Although they eat seaweed and vegetables (try cucumber), protein is the staple of their diet. Also, remember that they have an incredibly small mouth and cannot handle overgrown greenery and veggies.
If you are using fish food, use granules instead of flakes, as these will hang to the bottom of the tank.
Zebra Pleco breed
It is a bit difficult to distinguish the male Zebra Pleco from a male. The only way to tell them apart is if male pleco zebra have larger heads than females. During reproduction, the female Pleco zebra carries eggs in her belly. Usually, this species during breeding during the rains season; this can be from July to September when in-state natural.
However, if they are kept in an aquarium, they can breed at any time. When they reproduce, the fish must have many hiding places in the tank. And you need to change the water in the tank frequently. For optimal reproduction, the tank’s temperature should be 28 ° C, and you should use suitable air pumps to increase the tank’s oxygen level.
Zebra Pleco lays about 15 eggs in a cave, and the male watches and fries the eggs. The eggs will begin to hatch in 3-7 days.
It takes a long time to care for a Zebra Pleco. However, these fish have a lifetime of 10 to 15 years in a well-maintained aquarium.
However, when it comes to life expectancy, there are no guarantees. This species, like any other freshwater fish, is prone to sickness and death.
In most situations, if they are kept in poor living circumstances or have limited access to high-quality meals, their lifetime is decreased. Therefore, if you want your Zebra Pleco to survive as long as possible, you must provide proper care.
Average Zebra Pleco Size
When fully developed, the Zebra Pleco is between 3 and 4 inches in length. So they’re a little smaller than other plecos, which might be a problem in a communal tank.
Behavior & Temperament
Zebra Plecos are timid and quiet. So it’s not unusual to find these fish hiding in caves to avoid the noise of other fish.
Because this is a nocturnal animal, don’t expect to see much during the day. However, their activity level skyrockets at night! They will search for food or explore the tank during this period.
With other fish of the same species, Zebra Plecos have been known to become territorial. This is particularly true for men. So if you’re housing men together, keep an eye on them to avoid fights.
Common Possible Diseases
Zebra Plecos are susceptible to all of the common freshwater fish illnesses. Ich, fungal infections, and bacterial infections are all examples of this. These are prone to bacterial and fungal diseases. Therefore, anti-bacterial treatments are used by many owners regularly.
This is not essential, though, if the tank is properly maintained. The majority of illnesses are caused directly by the inadequate living situation. To keep the water clean and healthy, invest in a good filter and replace around 20% water every week. Illness prevention is always preferable to disease treatment.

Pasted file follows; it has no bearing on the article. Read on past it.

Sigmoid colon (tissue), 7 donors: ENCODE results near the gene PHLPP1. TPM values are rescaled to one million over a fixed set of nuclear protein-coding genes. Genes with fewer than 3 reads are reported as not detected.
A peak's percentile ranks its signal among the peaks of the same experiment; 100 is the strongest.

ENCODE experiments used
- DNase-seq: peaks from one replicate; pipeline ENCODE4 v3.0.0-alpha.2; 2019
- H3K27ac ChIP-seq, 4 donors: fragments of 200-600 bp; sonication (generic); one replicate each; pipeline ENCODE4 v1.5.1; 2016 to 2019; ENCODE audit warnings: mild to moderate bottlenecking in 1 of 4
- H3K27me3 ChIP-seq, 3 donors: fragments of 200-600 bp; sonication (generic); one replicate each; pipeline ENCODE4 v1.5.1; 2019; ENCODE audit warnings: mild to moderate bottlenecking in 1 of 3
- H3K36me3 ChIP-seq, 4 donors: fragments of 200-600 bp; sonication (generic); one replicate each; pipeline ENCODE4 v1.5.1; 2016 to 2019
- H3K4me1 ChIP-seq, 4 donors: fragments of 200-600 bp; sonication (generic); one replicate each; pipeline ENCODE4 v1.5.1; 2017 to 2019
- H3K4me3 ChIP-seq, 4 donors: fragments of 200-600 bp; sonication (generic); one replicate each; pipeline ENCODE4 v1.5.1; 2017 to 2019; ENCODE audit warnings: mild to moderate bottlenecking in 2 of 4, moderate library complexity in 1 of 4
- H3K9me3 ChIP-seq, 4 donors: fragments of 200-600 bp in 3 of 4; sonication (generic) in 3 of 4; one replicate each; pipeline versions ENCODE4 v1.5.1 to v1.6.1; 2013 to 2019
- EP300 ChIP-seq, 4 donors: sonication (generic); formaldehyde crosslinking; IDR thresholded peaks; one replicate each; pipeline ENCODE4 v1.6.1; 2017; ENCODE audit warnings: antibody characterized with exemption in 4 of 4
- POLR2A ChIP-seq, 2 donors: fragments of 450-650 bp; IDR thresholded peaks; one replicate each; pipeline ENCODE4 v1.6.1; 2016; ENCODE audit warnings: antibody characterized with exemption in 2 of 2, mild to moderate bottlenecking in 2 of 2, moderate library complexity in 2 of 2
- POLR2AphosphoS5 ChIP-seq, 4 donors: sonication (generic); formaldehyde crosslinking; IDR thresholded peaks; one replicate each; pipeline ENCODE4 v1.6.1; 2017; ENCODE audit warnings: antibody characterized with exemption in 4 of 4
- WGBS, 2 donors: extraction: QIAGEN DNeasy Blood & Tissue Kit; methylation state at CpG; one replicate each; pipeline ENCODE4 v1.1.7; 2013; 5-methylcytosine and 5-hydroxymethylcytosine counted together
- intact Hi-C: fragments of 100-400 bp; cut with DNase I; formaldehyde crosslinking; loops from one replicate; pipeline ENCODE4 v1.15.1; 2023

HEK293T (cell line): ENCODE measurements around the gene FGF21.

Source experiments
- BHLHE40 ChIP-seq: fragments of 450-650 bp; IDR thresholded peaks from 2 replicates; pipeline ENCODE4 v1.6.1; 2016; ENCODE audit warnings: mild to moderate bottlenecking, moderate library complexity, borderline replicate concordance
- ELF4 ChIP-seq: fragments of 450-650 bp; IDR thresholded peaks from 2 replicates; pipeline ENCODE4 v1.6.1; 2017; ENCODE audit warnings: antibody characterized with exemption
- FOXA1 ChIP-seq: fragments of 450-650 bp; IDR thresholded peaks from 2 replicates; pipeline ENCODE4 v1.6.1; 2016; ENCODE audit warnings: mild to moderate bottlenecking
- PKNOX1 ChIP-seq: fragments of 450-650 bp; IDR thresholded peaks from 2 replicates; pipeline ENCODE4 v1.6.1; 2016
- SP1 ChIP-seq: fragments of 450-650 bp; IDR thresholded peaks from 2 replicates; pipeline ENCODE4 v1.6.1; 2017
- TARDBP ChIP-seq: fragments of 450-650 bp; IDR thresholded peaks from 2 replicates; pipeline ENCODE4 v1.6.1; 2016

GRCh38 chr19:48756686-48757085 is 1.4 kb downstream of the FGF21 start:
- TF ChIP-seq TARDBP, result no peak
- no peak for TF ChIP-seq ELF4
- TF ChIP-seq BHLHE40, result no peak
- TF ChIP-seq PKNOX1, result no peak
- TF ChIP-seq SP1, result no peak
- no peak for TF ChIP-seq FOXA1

If your fish get an illness, isolate them and treat them appropriately. There are several over-the-counter medications accessible. Avoid copper-based goods! Copper sensitivity is higher in zebra plecos and other pleco species than in other fish.
Food & Diet
Now and again, you could see your Zebra Pleco eating aquarium algae. However, they do not enjoy it as much as other plecos or avid algae eaters. So don’t make the mistake of believing that these fish can only eat algae-based meals.
A high-protein diet is ideal for Zebra Plecos. Invest in dried foods that are high in protein. Also, choose sinking pellets rather than flakes since they are bottom feeders.
Live or freeze-dried foods can also be used. Brine shrimp and bloodworms are favorites of zebra plecos.
You can also supply algae wafers and blanched vegetables on occasion. Crushed peas and zucchini are favorites of this fish.
Let’s start with the aquarium’s size. Because these fish are tiny, they don’t require a large tank to be content. You should maintain them in a 20-gallon aquarium at the absolute least.
However, if at all feasible, we recommend getting a little bigger. For example, a 30-gallon tank allows for additional swimming space. You may also maintain them in a small group without having to worry about territory concerns.
Simulating the waters of Rio Xingu is the greatest method to keep your Zebra Pleco happy and healthy. This isn’t limited to decorations. You’ll also need to mimic water conditions carefully!
Zebra Plecos prefer warmer waters with a neutral pH. Stress and illness can be caused by anything that is excessively alkaline or acidic. The good news is that the temperature, pH balance, and permissible hardness ranges are rather broad.
This ensures that the fish has some adaptive wriggle space. If you follow the guidelines below, you should have no trouble keeping your Zebra Pleco healthy.
- Temperature of the water: 79°F to 88°F (somewhere in the middle is best)
- Water Hardness: 2 to 6 KH
- pH: 6.5 to 7.0